As health officials warn of an imminent 4th wave of Delta-driven COVID-19 infections, America’s top infectious diseases expert, Dr. Anthony Fauci, is stressing the importance of getting tested for the virus — even if you are fully vaccinated.
“We used to say if you’re vaccinated and you come into contact with an infected person, you don’t need to do anything. You don’t need to test. You don’t need to isolate,” Fauci said during an interview with Global News reporter Jackson Proskow. “Now, that’s changed. Now, the recommendation is that you should be tested even if you’re vaccinated.”
Fauci’s comments come on the heels of a new study by U.S. Centers for Disease Control and Prevention (CDC), which warns that the Delta COVID-19 variant could be as contagious as the chickenpox, and a report that points to a chain of outbreaks among vaccinated individuals.
The Delta variant, first detected in India, is “substantially more efficient in transmitting from person to person” when compared to other variants, and “no vaccine is 100 percent effective,” Fauci explained.
That is not the case with other variants.
For instance, the level of virus found in the nasal pharynx of a vaccinated individual who happens to be infected with the Alpha variant is much lower than that of an unvaccinated person.
This “strongly” suggests that the Delta variant’s ability to transmit is unhindered by an individual’s vaccination status, Fauci said.
Last week, the U.S. CDC recommended that fully vaccinated Americans should go back to wearing masks in indoor public places in regions where the coronavirus — and especially the Delta variant — are spreading rapidly.
The change marked a reversal of the agency’s earlier announcement in May that motivated millions of vaccinated Americans to drop their face coverings.
Dr. David Doudy, an epidemiologist at Johns Hopkins University, said the CDC guidance was motivated by a change in infection patterns.
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“We’re seeing this doubling in the number of cases every 10 days or so,” he said.
The CDC said that 63 per cent of U.S. counties had high transmission rates that warranted mask-wearing.
New cases per day in the U.S. have increased six-fold over the past month to an average of nearly 80,000, a level not seen since mid-February. And deaths per day have climbed over the past two weeks from an average of 259 to 360.
Dr. Michelle Barron, senior medical director of infection prevention and control at Colorado’s UCHealth said research from China suggests the Delta variant replicates much faster and generates 1,000 times more virus in the body compared to the original coronavirus strain, highlighting the biggest danger of this new wave.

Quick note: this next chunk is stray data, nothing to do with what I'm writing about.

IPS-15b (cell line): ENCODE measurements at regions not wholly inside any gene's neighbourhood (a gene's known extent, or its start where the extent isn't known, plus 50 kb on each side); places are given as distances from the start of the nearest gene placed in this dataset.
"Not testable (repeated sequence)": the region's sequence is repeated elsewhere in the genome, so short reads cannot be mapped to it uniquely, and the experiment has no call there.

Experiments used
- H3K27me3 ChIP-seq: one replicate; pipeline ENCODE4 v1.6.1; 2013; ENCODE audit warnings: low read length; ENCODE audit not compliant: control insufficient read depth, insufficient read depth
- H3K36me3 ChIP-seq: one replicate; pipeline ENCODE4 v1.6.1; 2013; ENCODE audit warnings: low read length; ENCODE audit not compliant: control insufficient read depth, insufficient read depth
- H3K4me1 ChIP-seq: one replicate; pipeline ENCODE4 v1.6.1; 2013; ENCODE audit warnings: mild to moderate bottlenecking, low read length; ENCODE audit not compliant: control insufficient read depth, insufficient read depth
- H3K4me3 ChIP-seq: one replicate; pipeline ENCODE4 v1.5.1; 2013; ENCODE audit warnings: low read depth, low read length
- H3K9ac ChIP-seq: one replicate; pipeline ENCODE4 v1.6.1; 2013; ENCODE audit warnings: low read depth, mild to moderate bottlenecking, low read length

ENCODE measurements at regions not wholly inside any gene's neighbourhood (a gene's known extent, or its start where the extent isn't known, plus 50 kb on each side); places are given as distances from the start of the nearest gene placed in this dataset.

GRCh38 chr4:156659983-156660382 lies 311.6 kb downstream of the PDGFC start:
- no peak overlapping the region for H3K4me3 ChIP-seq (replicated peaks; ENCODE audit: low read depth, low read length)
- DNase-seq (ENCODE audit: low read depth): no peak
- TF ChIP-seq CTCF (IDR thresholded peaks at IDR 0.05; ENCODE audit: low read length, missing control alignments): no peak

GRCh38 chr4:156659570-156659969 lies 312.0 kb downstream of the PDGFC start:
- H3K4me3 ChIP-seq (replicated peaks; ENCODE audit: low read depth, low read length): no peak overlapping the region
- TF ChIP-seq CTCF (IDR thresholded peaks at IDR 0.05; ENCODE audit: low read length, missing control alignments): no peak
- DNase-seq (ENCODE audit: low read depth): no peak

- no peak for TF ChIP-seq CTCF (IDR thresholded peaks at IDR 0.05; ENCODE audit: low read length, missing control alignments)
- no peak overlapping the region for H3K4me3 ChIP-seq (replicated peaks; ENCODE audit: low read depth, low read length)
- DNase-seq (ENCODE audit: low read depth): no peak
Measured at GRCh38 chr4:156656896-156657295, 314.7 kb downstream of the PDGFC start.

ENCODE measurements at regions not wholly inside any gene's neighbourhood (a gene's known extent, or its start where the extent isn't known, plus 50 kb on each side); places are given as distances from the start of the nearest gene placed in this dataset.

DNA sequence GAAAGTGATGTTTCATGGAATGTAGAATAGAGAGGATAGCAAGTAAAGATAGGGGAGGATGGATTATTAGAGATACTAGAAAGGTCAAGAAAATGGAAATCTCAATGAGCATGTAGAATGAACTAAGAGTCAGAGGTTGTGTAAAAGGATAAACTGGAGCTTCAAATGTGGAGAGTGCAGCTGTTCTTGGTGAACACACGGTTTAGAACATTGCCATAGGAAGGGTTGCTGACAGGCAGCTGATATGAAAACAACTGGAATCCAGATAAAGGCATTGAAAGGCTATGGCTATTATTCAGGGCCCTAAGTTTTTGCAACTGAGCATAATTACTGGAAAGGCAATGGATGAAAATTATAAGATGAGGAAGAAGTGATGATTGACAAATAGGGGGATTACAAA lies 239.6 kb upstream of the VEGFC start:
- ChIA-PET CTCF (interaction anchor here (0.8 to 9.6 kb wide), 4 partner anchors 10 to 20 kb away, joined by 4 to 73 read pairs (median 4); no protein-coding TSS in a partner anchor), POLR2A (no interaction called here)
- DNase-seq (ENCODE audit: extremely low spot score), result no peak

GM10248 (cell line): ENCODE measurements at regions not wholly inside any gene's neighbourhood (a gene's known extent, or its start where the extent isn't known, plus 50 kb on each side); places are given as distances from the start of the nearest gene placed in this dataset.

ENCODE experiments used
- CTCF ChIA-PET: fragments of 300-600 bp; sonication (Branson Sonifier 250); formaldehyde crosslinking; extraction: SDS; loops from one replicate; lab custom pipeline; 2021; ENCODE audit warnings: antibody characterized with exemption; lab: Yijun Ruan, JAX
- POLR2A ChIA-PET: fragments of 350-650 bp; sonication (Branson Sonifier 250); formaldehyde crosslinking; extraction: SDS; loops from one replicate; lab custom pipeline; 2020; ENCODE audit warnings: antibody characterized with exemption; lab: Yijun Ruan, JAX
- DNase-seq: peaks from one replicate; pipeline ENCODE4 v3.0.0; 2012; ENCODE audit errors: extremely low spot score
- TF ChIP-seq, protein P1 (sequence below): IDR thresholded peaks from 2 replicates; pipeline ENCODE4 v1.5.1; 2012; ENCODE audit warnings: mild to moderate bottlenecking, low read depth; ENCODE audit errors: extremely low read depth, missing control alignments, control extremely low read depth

“This is like a wildfire, this is not a smoldering campfire. It is full-on flames right now,” Barron said.
Other doctors said patients infected with Delta appeared to become ill faster, and sometimes showed more severe symptoms, than those they treated earlier in the pandemic.
“We are seeing more patients requiring oxygen sooner,” said Dr. Benjamin Barlow, chief medical officer at American Family Care, a 28-state chain of urgent care clinics.
At his clinic in Birmingham, Alabama, Barlow recorded 20 per cent of the patients testing positive for COVID-19, compared with the two-to-three per cent a few weeks ago.
David Montefiori, director of the Laboratory for AIDS Vaccine Research and Development at Duke University Medical Center, said the Delta variant is more infectious and leads to faster onset of illness.
“Frankly there’s a severity that comes from this variant that is a little more severe,” Montefiori said on a webcast last week. “It’s not just easier to transmit, it makes you sicker.”
Fauci reiterated the same.
“It’s just a very dominant variant,” he told Global News. “It’s already in over one hundred and twelve countries. So the horse is out of the barn, as it were.”
“Wherever Delta has been, it invariably is so efficient in transmitting from person to person that it always seems to push out the other variants and become dominant,” Fauci explained. “We’ve seen that in the United States. A few months ago it was two, three or so percent. Then it went up to 20, then 50, then 80, and now it’s close to 90 percent.”
Nevertheless, Fauci is optimistic.
He said adaption is key when it comes to dealing with this ever-evolving virus.
Canadian experts too are optimistic. However, they don’t think that a Delta-driven 4th wave would be as big as the previous ones given Canada’s current vaccinations rates.
Even with the country’s rise in cases, Dr. Gerald Evans, chair of the Division of Infectious Diseases at Queen’s University said that the virus would primarily affect unvaccinated communities, highlighting the fact that over 97 per cent of all new cases in Canada were among those who did not get a jab.
Canada added at least another 218 cases of COVID-19 on Sunday, bringing its total infections to 1,431,219. Two additional deaths were reported as well, with the country’s overall death toll now standing at 26,600. Over 1.39 million people have recovered from the coronavirus and more than 49.5 million vaccinations have been doled out so far.
Dr. Ronald St John, former WHO director for the Americas and national manager for Canada’s response to SARS, also expressed caution when interpreting the findings of the internal CDC report.
Speaking on the Roy Green show, he mentioned that the data in the report was not peer-reviewed or published in a scientific journal.
-With files from Global News’ David Lao and Reuters